The term “Responsible Travel” is a thing.
But can round-the-world travel ever be totally responsible and sustainable?
Is modern backpacking responsibility still about taking only photos and leaving only footprints? And how have things changed in recent times? Thinking back on a trip to Sri Lanka, I thought I'd share some tips about sustainable and ethical backpacking.
Having gained momentum in recent years, Responsible Travel takes lessons in ethics from the environmental and Fair Trade movements. When undertaking a responsible trip, travellers ask themselves how their behaviour affects the local people, their ecosystems and their livelihoods. A big emphasis is on the conservation of resources and the benefit of the community.
So it’s the same as sustainable travel, right?
The difference between sustainable travel and responsible travel is that while they have an identical goal (that of sustainable development), responsible tourism asks individuals to take responsibility for the impact of their own actions. This shift in emphasis from global goal to individual accountability is because sustainable tourism is difficult to achieve.
Since the Earth Summit in 1992 there’s been a global expectation for people to behave in a sustainable way. But where is the accountability in that? Whilst the fundamentals of responsible tourism are still anchored in environmental integrity, social justice and local economic benefit, everyone involved in the tourist trade now has an individual duty.
This means a very practical application of your principles and ideals. Put your money where your mouth is, basically. For travellers, this means a stop to viewing ‘sustainability’ as some abstract, ethereal idea floating along the backpacking Jetstream, and a start to ponder the way you can actually make a difference, individually.
So we’re talking about an end to thinking of sustainability being solely the domain of governments and NGOs. It’s your job, too, now.
But what does this mean in practice?
Well, for a start you need to make more responsible choices - starting before you even leave home. Who is your airline, tour operator or hostel chain? What are their commitments to ethical practice? Do they hire locally, save water, dispose of waste efficiently and save energy? Do you research and make sure your money is going to a responsible travel brand.
The carbon issue
One of the big issues people always talk about when it comes to travelling is the impact of flying - your carbon impression might be one footprint you’re not proud to leave behind. In truth, your round-the-world gap year carbon impact is going to be minimal compared to people who fly long distance once or twice every year on holidays. However, that doesn’t mean you should just put your feet up and forget about the environmental costs of your flight from London to Sydney. Look into carbon offsetting schemes and see if there’s any way to balance out those air miles.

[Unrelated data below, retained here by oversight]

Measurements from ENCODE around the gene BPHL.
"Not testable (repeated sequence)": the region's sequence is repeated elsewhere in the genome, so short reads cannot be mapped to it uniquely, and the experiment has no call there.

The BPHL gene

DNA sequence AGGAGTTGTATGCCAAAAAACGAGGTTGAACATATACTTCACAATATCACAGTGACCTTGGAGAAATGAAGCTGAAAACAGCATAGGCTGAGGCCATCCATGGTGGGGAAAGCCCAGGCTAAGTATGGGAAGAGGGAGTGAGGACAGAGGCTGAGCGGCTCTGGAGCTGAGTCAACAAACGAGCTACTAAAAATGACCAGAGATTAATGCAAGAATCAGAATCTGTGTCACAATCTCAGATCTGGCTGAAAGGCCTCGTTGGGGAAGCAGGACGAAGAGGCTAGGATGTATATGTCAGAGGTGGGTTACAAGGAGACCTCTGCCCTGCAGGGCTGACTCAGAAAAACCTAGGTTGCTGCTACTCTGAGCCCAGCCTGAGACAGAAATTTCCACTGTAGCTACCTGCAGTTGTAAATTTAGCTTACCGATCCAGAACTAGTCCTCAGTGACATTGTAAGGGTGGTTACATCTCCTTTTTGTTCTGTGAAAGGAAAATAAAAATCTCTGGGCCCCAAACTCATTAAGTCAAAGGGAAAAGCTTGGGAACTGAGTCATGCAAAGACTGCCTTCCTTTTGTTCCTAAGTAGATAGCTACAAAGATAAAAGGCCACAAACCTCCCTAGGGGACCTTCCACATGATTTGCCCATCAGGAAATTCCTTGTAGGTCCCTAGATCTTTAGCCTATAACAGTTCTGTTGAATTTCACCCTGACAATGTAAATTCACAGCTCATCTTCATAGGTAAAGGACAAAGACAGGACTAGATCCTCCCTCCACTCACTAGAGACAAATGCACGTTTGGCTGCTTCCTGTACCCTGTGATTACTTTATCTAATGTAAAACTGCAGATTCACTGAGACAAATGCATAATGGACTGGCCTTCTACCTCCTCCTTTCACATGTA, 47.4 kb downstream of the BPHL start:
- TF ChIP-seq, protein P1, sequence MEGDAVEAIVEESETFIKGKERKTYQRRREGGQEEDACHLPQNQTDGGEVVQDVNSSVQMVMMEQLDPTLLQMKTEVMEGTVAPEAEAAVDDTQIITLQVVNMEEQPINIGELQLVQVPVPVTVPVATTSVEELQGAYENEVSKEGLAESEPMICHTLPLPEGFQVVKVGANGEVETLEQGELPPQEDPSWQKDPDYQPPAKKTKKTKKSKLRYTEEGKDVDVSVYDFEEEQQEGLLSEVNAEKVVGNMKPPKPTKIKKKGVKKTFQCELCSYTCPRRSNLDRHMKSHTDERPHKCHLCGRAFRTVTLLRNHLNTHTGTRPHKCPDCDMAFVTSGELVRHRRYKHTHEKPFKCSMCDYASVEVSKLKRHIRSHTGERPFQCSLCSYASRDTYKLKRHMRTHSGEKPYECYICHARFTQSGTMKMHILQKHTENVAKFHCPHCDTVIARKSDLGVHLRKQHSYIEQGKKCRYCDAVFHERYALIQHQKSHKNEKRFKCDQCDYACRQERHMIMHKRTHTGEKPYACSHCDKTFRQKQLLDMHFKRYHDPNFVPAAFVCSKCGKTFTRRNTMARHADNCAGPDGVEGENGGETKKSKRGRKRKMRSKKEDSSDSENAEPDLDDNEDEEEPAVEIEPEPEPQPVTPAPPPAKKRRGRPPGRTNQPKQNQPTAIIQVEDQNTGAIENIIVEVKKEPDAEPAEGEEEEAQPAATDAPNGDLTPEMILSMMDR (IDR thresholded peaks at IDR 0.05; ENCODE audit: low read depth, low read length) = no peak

You should always arrive at your destination primed with as much cultural knowledge as possible. You know the stuff: What ‘harmless’ hand gestures are actually offensive; what words can have an embarrassing alternative meaning depending on how you pronounce them. That kind of thing.
Well, you should basically take the same approach with being responsible as you do with being respectful. Learn about what animals are endangered, threatened or at least pretty vulnerable - don’t spend three weeks eating local ‘delicacies’ that are critically depleting a species.
Likewise, find out about local habitats, rainforests and other kinds of natural environments. Some areas of a country may well be suffering from over-touristing as much as over-farming or logging. So make sure you’re in a good position to decide where and how to visit these places.
Ask the right questions
On the subject of how to visit places - and we touched on this earlier - do some serious research when it comes to doing tours or any kind of excursions. Even if it’s just a day trip. This isn’t so much about where the tours go as how they work: do they support local craftspeople or bypass them and take you to a touristy gift shop? Do they employ locals with experience and knowledge or do they draft in professional city tour guides? Always try to go with the more ethical company.
Lastly, it’s important to mention resources. When you visit many countries you’ll probably have access to stuff like electricity and water far more than local people.
Even if you’re not paying directly for these resources and it feels like there’s plenty to go around, be respectful and consume it sparingly.
The choices you make won’t make a difference - on their own. But the incremental effect of all of us making the right choices and making sure we’re responsible when we’re backpacking will make a difference.
Travel tip shared by Andrew Tipp